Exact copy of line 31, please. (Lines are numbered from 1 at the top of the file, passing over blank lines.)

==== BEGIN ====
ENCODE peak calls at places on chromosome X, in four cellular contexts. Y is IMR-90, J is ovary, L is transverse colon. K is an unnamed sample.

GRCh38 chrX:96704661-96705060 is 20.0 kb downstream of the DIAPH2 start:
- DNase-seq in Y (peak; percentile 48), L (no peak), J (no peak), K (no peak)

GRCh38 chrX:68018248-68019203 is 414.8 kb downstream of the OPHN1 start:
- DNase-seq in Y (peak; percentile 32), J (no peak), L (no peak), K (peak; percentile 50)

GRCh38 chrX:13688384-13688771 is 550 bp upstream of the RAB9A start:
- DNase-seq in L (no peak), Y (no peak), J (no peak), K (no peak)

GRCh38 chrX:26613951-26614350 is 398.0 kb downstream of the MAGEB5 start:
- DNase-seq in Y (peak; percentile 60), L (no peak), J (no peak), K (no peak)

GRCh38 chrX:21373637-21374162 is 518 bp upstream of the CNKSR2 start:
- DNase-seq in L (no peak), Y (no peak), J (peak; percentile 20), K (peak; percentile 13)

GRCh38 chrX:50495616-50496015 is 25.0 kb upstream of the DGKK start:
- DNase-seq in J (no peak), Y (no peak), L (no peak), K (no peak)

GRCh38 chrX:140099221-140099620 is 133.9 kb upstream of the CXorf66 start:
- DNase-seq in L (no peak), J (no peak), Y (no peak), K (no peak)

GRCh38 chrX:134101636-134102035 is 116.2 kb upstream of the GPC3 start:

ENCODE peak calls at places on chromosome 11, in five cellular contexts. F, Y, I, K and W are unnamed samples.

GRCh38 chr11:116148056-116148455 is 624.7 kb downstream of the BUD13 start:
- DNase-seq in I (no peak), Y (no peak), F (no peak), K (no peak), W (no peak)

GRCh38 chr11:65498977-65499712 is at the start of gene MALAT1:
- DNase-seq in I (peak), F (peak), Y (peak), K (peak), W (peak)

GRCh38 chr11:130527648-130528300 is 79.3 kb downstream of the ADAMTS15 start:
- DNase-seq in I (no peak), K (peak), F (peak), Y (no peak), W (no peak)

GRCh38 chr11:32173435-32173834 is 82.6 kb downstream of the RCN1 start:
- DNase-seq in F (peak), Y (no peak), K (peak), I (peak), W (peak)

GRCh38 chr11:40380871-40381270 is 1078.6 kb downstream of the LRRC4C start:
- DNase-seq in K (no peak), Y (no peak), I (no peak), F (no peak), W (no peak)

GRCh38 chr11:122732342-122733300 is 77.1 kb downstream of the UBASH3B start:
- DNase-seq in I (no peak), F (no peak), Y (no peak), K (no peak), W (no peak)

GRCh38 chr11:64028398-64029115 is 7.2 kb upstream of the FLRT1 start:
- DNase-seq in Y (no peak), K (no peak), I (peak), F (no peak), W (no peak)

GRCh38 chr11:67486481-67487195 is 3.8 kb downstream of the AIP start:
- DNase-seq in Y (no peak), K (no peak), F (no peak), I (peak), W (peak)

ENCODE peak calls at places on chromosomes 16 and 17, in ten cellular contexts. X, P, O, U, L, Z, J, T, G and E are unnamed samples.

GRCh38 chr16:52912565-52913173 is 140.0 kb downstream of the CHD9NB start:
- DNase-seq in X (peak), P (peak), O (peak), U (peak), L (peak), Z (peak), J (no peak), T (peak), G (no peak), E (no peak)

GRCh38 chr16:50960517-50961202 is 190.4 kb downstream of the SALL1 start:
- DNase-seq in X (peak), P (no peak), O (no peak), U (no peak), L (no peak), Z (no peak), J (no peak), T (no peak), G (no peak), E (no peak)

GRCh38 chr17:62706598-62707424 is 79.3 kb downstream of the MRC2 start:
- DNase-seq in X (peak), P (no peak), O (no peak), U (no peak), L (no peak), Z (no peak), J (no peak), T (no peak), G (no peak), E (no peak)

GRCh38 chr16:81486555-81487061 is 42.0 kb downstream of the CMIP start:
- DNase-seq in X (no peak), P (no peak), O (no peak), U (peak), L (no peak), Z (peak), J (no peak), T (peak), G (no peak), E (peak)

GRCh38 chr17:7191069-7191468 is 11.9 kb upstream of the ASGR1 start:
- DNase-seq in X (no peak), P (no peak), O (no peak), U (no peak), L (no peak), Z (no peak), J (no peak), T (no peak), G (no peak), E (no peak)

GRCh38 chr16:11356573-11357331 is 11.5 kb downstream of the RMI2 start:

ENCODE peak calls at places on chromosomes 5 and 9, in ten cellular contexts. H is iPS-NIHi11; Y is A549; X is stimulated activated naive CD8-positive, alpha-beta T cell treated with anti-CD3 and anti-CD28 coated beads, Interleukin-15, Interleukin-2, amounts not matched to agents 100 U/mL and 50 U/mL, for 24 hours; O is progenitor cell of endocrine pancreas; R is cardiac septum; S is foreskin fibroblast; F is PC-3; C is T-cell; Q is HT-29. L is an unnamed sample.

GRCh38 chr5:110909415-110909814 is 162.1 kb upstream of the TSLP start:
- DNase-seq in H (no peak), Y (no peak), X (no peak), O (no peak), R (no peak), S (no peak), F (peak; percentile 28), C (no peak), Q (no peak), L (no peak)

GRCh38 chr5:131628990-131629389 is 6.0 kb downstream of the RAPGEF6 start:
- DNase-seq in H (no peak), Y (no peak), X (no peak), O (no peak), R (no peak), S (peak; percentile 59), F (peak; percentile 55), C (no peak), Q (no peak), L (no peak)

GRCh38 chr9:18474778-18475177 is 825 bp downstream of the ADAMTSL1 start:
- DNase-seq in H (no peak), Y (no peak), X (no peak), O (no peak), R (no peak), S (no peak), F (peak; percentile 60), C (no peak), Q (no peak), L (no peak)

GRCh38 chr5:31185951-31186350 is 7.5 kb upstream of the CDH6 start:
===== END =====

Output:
- DNase-seq in Y (no peak), K (no peak), I (peak), F (no peak), W (no peak)